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Public and Employer Evaluations of Military Spouses Seeking Work

Meredith Kleykamp investigates substantial and pervasive employment disadvantages for military spouses

Research is unequivocal in establishing a labor force penalty for being married to someone serving in the armed forces. Military spouses, 93% of whom are wives, experience higher rates of under- and unemployment relative to comparable civilian spouses. These substantial and pervasive employment disadvantages are hypothesized to stem from a series of structural challenges facing military spouses including: frequent relocations hindering accumulation of job experience and firm-specific human capital; the relatively limited labor markets in which many military installations are located; and possibly employer discrimination in hiring military spouses owing to presumptions of future mobility. Military spouse employment is an extreme example of tied migration, wherein a spouse moves along with her partner even though her own career may not benefit from the move. While a growing body of evidence repeatedly documents the military spouse employment penalty, little empirical research explicitly tries to adjudicate the mechanisms generating such outcomes. This project seeks to fill this gap. The proposed set of studies use complementary experimental and qualitative methods across three primary data collection efforts in four cities (a national survey vignette experiment, an audit study in four labor markets, and employer interviews in the same four labor markets) to identify whether and to what extent the general public and actual hiring agents treat military spouses seeking employment differently than similar civilian peers, and why. In doing so, Dr. Kleykamp and her colleagues explicitly evaluate how past geographic mobility and future expectations of geographic stability influence evaluations of women job seekers, and whether past and future geographic stability accounts for any differential evaluations of military spouse job seekers. The main goals of the project are to:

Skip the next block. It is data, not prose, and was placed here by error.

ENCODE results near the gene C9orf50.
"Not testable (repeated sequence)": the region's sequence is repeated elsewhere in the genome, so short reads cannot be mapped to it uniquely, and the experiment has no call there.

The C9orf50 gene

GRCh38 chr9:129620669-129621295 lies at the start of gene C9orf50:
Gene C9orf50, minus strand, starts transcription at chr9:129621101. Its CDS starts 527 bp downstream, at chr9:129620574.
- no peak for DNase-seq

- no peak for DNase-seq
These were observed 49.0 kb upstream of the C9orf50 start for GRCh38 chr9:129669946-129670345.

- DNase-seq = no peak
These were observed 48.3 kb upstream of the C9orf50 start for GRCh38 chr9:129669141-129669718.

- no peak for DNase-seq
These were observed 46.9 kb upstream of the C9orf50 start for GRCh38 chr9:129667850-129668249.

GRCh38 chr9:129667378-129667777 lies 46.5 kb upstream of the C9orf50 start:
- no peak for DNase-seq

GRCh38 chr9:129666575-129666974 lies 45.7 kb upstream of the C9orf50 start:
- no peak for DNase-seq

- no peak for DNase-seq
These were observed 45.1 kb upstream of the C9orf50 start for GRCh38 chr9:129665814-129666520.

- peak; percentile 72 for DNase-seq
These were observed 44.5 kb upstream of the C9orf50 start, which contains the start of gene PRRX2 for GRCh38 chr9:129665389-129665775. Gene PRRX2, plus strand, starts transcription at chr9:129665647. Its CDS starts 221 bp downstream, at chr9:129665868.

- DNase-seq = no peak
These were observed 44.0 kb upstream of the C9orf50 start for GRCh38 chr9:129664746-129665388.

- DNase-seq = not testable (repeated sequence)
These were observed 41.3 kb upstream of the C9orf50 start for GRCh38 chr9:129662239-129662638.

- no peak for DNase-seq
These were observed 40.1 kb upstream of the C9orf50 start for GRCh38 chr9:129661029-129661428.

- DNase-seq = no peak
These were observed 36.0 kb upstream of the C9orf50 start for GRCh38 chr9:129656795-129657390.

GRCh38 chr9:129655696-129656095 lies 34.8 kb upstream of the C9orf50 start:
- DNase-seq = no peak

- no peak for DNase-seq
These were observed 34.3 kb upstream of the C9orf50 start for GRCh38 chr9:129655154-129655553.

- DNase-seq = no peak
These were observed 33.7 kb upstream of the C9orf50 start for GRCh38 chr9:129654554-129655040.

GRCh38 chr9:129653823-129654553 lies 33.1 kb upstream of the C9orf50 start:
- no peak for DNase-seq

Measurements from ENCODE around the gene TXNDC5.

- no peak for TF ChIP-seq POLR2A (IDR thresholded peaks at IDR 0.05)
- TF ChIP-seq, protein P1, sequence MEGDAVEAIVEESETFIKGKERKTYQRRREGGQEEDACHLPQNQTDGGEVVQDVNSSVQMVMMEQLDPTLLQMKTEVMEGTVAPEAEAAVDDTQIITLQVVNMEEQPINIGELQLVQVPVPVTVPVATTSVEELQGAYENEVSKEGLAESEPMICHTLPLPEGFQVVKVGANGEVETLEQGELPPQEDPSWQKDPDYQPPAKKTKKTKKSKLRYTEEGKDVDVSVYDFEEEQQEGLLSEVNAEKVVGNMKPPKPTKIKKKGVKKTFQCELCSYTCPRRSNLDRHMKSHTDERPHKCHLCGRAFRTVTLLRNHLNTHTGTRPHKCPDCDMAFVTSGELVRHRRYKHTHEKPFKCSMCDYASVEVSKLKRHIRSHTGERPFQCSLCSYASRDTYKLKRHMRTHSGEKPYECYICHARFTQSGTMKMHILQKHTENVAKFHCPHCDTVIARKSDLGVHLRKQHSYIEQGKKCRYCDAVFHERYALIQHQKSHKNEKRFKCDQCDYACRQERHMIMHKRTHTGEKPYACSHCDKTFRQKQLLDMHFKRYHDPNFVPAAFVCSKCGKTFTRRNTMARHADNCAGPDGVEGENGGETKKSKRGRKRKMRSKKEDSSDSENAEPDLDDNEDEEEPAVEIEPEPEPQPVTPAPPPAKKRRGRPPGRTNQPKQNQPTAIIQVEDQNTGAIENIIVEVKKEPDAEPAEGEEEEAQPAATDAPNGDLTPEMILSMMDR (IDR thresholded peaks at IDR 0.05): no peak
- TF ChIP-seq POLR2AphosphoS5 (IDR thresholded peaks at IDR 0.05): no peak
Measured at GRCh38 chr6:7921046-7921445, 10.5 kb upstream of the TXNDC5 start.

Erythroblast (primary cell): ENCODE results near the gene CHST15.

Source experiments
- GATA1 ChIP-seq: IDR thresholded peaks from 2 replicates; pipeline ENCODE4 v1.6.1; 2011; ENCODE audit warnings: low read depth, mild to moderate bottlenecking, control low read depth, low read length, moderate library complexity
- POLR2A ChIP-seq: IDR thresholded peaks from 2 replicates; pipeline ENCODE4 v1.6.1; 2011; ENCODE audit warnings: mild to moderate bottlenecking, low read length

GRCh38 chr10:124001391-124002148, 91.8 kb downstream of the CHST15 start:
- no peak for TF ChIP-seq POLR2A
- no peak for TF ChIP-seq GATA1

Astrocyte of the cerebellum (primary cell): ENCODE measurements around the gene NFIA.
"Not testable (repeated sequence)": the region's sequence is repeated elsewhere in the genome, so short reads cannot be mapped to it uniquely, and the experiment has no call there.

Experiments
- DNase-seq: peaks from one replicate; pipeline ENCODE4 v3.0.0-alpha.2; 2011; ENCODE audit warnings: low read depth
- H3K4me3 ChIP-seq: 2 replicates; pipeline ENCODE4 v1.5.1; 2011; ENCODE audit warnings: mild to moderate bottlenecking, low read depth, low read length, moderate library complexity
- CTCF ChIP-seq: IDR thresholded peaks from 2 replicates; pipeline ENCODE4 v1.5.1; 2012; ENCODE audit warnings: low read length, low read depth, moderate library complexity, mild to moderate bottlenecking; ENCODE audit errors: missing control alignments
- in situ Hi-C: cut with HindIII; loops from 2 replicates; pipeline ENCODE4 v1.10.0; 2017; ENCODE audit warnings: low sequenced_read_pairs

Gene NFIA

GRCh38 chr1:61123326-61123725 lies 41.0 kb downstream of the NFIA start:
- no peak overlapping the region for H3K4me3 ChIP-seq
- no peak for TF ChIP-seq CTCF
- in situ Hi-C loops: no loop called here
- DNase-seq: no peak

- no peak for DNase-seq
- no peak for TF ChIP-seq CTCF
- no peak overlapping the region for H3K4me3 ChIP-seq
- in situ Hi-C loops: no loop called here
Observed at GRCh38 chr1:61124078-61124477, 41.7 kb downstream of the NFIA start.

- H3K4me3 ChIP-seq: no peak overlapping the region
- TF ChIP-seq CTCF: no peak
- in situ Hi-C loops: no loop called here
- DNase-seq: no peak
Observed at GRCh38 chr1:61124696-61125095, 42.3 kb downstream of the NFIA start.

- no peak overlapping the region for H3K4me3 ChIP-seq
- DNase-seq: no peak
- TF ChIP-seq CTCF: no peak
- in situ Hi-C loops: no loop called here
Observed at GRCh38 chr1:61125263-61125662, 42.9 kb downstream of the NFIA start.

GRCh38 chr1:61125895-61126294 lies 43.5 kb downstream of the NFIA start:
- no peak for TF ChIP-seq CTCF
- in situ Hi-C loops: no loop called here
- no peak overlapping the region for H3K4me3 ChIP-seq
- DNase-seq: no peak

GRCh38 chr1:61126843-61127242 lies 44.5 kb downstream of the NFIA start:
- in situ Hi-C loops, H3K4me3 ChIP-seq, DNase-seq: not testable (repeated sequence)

1. identify how military spouses fare in hiring, documenting the extent of differential evaluation and treatment of military spouses and whether military spouse treatment varies across labor markets,
  2. investigate the mechanisms explaining why the public and employers treat military spouses as they do, how they evaluate military spouse status, and what meaning military connection holds in the civilian hiring process and
  3. adjudicate some of the competing explanations for differential military/civilian spouse employment outcomes focusing on past geographic mobility and expectations of future mobility as key determinants of military spouse disadvantage in hiring.
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